Ben Goldacre tells Julian Baggini why he expects rigour in the reporting of scienceAll intelligent, reflective people know that the news full of sloppy reporting, hasty inferences and dubious statistics. You might think it used to be different or that it was forever thus. Either way, what we now need are valiant knights of truth to expose BS wherever it is found and shame the news services into upping their game. Philosophers, perhaps, ready to step up and become heroes?
Not quite. There’s the economist Tim Harford, whose BBC radio programme More or Less exposes the misuse of statistics, often by the very channel that employs him. But the template for this rigorous dissection of the media, in the media, was established by a then junior doctor, Ben Goldacre. His Bad Science column for the Guardian, which has been running for seven years, targets unsubstantiated claims backed by pseudo-science, unproven alternative treatments, sharp practice by pharmaceutical companies and faulty reporting of evidence and statistic-based stories. It has spawned an internationally popular website and a best-selling book of the same name.
It turns out, however, that philosophy has after all had a role to play in this welcome injection of clear thinking into the public square. For as well as being a doctor, Goldacre has an MA in philosophy from King’s College London, squeezed into the middle of his six-year medical training.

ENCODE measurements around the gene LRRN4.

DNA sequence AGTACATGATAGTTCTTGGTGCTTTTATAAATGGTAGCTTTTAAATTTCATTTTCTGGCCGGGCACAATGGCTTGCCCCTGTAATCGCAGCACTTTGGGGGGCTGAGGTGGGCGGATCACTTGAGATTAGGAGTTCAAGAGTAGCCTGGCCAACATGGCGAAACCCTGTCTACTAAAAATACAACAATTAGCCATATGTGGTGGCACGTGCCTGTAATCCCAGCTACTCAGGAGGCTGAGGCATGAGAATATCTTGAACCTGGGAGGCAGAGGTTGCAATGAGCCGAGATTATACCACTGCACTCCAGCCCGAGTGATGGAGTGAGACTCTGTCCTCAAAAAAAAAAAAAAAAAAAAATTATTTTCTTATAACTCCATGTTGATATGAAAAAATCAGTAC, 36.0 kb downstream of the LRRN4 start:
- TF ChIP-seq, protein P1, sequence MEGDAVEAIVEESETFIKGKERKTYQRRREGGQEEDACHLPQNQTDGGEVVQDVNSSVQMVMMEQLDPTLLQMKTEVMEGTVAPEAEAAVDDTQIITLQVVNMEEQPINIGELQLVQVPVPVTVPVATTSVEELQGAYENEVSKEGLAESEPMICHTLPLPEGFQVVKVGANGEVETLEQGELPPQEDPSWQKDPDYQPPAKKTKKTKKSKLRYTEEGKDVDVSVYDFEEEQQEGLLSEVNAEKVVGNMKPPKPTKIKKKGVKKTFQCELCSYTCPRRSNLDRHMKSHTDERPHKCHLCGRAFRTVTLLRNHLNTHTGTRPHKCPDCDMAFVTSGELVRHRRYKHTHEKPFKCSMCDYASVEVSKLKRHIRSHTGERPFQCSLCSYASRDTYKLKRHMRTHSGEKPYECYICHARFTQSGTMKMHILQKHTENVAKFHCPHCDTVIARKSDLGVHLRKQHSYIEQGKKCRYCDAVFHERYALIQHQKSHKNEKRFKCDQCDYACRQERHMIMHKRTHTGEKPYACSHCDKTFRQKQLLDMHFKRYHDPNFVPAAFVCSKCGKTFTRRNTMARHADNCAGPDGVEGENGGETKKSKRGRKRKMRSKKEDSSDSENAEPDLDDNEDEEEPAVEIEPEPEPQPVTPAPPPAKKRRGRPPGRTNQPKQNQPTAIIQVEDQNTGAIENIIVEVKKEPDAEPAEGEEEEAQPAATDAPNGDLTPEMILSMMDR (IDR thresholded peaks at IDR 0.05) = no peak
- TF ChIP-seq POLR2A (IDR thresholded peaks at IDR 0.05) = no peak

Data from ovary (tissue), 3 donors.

Goldacre is certainly no slouch. When we meet, it is later than we planned because he has been working all night, fallen asleep at ten in the morning and slept through our appointment. All apologies, he fuels himself with coffee, and starts to tell me about how this interest in philosophy emerged “kind of tangentially”.
“I was a really nerdy kid and when I was 15, I really, really wanted to be a neuroscientist when I grew up.” His interest had been sparked by reading Oliver Sacks, but primarily by watching Colin Blakemore’s 1988 television show, The Mind Machine.
“I tracked down, ridiculously, Colin Blakemore through the phone book and rang him up when I was 16 and said, ‘Look, I want to be you when I grow up. Should I do medicine, physiology or experimental psychology?’ And he said, ‘you should do medicine because even if you don’t become a doctor, the panoramic grounding that you get in the whole of biomedical science is really handy and also they work you really hard.’”
So he took Blakemore’s advice, and came across more odd neuropsychology cases at undergraduate medical school, such as “people who have blind sight, where they’re aware of something on some level to the extent that they can respond to it or catch a ball, but they report that they’re blind and they can’t describe anything in their visual sphere because they’ve lost the most basic part of their visual cortex, V1.”
All this built on his essentially philosophical fascination with “the idea that reality was constructed by chemical processes in the brain,” something which had been reinforced by a typical British teenage discovery, “that if you distort the chemical balance of your brain with a lot of coffee, which is my current favourite experiment, or by drinking alcohol or something, then you change your subjective experience of the world around you. And that really reinforced the sense that there was something worth studying here.”